shorter days

shorter  days

Friday, May 9, 2014

a brief moment in time.

at the bottom of this page i've posted a couple of pics of an ice-berg floating majestically off the coast of newfoundland, along with a few other photos i like. the iceberg pics were taken by a friend who was excited to see it up close and personal. she and her partner ran to the coast near their home when they heard it was heading there.

interestingly, i had only just been reading an article about how melting ice in the polar oceans is causing sea levels to rise world-wide. apparently, if the trend continues, there will be serious climactic ramifications and it will not be pretty. that iceberg presented itself just near st. john's the other day for all to see its glory, or perhaps as a warning that the end is near. but, let's face facts. many many people believed the human race would be done like dinner long before now: the atomic bomb was supposed to have done the job quite a while ago. acid rain was supposed to have washed us away. the mayans predicted our demise. i know a guy who continues to warn people going into the macdonalds on rideau street that the end is near, which may actually be more likely for those folks. well, it hasn't happened yet. but, there are always possible catastrophic events that can annihilate the human race. we are bombarded by dangers, warnings. there is no dearth of things to fear. it's no wonder more and more people are touring the diefenbunker for decor ideas and buying up cans of creamed corn in bulk.

since i put that article aside, and having viewed the beautiful photos, i wandered down to the water's edge to watch a sun-rise. glorious shards of light shot up over the low trees in the distance. reflected illusory silver flakes spread across the surface of the lake as i spotted a sea otter beside a neighboring dock. it dove in and resurfaced hardly a few feet away. showing off an easy breast-stroke-like movement, it glided back and forth slowly right in front as i made appreciative, affectionate clicking noises. eventually, it dove under the water and i didn't see it again. i watched for a long time, scanned the surface for any sign of it until, finally, i started back up to my house for a cup of coffee.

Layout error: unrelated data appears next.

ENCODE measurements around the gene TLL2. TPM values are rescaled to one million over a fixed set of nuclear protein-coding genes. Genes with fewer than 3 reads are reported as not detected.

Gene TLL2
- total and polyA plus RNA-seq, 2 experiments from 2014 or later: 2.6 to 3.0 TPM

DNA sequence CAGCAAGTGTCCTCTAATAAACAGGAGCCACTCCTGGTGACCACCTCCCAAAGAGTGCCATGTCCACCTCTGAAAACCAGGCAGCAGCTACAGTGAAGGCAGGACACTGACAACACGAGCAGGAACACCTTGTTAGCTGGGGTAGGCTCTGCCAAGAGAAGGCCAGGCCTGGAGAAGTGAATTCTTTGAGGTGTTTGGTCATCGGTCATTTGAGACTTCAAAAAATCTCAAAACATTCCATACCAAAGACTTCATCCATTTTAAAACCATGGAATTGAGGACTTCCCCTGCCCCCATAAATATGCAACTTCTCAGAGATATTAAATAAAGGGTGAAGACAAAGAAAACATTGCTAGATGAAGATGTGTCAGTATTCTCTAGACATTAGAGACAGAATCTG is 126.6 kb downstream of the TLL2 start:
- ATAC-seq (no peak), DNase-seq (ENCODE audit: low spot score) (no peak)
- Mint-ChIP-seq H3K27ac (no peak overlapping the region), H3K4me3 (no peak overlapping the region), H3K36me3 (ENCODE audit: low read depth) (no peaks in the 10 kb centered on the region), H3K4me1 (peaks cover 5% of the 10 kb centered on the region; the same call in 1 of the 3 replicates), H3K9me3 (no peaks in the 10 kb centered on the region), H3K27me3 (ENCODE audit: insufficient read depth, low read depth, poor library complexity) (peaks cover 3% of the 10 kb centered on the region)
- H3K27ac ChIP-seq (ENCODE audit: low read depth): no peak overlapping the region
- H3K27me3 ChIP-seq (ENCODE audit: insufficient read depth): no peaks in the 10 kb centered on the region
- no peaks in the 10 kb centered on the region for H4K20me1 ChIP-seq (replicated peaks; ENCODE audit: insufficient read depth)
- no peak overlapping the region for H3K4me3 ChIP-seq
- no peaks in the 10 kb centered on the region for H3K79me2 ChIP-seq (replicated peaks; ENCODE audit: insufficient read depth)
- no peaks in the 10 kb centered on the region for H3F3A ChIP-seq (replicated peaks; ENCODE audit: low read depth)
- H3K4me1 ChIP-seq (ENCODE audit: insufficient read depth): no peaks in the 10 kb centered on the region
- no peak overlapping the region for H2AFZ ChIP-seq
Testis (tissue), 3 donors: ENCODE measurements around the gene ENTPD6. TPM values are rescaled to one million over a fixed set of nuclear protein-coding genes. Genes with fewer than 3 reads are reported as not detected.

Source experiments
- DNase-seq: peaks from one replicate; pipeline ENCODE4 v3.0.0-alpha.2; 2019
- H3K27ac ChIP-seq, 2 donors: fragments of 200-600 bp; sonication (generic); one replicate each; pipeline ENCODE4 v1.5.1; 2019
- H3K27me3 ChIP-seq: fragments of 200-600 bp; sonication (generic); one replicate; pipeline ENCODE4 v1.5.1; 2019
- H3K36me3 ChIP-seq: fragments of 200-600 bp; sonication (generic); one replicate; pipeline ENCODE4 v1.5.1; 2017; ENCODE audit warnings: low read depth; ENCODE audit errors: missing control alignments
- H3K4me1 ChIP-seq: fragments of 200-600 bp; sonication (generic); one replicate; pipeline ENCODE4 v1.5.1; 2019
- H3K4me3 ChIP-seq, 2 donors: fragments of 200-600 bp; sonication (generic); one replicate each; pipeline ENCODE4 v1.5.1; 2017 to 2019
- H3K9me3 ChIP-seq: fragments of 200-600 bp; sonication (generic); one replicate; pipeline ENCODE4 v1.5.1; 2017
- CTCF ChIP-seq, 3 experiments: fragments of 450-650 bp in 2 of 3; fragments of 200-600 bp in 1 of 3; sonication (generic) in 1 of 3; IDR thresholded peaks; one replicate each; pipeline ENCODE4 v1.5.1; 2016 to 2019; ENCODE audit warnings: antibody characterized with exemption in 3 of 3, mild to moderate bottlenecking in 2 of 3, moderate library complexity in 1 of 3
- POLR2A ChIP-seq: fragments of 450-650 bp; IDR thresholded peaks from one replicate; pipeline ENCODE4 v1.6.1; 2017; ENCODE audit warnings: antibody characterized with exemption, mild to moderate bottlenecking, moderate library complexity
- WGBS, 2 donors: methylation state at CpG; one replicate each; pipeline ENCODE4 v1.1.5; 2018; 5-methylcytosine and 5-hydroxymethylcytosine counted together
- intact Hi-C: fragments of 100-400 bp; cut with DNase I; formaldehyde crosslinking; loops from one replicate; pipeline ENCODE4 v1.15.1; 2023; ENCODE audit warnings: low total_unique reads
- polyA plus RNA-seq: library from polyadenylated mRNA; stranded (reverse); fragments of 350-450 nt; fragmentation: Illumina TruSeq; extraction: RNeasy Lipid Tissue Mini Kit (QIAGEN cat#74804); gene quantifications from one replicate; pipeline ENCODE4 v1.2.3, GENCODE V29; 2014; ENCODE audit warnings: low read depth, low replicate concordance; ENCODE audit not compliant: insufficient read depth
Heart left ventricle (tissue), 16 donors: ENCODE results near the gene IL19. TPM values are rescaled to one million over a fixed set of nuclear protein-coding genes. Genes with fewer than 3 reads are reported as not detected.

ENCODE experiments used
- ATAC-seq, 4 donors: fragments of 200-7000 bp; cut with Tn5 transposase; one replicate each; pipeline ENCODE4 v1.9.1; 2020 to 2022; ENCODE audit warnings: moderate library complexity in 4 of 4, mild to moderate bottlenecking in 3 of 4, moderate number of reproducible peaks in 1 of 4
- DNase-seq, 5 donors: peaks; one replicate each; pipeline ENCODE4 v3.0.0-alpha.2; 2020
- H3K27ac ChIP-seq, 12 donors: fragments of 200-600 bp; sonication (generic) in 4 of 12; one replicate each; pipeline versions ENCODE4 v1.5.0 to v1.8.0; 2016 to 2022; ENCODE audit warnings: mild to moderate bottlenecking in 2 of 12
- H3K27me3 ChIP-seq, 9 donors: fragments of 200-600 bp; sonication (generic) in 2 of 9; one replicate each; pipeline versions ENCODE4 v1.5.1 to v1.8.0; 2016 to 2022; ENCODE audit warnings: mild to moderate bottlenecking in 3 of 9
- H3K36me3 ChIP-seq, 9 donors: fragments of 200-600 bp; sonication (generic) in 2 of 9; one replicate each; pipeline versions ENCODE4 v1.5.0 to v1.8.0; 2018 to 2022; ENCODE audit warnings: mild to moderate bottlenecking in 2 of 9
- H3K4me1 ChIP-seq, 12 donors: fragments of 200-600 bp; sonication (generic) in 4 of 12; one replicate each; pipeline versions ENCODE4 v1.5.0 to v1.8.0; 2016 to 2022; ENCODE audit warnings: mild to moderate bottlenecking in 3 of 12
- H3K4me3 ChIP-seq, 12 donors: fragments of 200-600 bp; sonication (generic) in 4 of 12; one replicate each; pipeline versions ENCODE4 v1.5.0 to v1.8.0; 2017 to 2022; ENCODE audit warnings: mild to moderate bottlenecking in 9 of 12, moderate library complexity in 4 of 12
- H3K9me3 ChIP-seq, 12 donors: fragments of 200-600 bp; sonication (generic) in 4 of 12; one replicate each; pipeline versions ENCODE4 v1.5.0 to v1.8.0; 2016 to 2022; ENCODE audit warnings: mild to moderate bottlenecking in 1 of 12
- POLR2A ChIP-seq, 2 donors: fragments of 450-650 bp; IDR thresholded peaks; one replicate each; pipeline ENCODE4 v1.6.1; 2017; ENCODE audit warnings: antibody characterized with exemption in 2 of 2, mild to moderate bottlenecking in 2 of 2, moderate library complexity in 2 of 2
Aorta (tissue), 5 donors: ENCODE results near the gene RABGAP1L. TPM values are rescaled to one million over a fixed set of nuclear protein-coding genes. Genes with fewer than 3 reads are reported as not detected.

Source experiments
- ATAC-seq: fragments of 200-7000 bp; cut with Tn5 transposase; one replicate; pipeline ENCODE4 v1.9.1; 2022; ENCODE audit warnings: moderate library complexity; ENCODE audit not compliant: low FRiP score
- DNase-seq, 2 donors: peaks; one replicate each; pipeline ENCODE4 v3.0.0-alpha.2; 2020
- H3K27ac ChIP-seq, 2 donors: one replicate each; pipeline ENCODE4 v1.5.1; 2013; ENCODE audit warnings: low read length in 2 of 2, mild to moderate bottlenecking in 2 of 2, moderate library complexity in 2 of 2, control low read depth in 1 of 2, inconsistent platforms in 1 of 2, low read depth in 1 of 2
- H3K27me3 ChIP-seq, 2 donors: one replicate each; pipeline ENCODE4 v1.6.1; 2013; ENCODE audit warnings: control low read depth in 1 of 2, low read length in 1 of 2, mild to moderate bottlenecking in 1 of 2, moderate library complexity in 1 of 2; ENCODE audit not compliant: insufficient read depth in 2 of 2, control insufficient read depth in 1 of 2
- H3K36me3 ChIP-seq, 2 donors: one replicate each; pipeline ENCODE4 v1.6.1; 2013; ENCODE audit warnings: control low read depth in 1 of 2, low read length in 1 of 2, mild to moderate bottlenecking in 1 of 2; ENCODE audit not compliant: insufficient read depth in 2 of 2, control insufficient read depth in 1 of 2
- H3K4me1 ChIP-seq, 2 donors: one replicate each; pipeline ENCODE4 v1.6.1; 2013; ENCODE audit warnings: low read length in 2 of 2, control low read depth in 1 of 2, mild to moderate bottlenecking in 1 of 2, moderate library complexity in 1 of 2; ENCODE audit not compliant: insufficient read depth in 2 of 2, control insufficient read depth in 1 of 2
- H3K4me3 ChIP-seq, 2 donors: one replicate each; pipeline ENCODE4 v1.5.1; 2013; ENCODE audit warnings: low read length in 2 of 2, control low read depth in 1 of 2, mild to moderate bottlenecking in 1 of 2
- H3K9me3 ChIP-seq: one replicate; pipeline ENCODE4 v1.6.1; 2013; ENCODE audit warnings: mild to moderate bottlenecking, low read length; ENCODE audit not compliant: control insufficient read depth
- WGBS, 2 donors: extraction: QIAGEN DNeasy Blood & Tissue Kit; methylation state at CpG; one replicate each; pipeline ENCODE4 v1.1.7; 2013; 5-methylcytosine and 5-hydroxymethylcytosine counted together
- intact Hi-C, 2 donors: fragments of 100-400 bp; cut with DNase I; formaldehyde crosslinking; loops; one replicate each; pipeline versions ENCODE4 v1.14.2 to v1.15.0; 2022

the article, on the 'science daily' website, was still on my ipad's browser. i was amazed to read, while sipping my drink, that there are scientists who have even gauged the likelihood of the different ways we may get wiped out. i can only imagine what dinner conversations must be like at their homes. apparently, we have a one in a million chance of being offed, for example, by an asteroid impact. there is a whopping five percent probability of extinction anytime before 2100 at the hands of molecular weaponry, a two percent chance by an engineered pandemic, a one percent possibility by a natural pandemic and then, of course, there's the old favorite bugaboo: nuclear war. we actually don't even need a war. there is a chance nuclear terrorism will send human-kind the way of the proverbial dodo bird.

that was enough light reading for one day. as early morning evolved into a full-fledged day, i set about raking some of the leaves lying in the yard. long strokes stripped away layers to reveal grass i hadn't seen for months. it was warm enough to slip out of my clogs, to feel the start of new life. some birds fluttered in and out of the car-port, building a nest for a family that was sure to come. a couple of neighbors drove by, carefully bumping through ruts in the road in front of my house. with the spring-time sun leading the way, i walked down to the post-boxes, smiling to myself as i recalled when i recently discovered a bump on the side of my head. it really freaked me out. for a brief moment in time i was convinced the lump was a brain tumor, but it turned out to be a spider bite.

a majestic iceberg existed for a brief moment in time as a separate form. it's melting off the coast of st. john's, merging with the ocean water it always was. perhaps it's not there just for everyone to see its glory or as a warning, but rather as a simple reminder that there is one life, one ocean of life, permeating all. 

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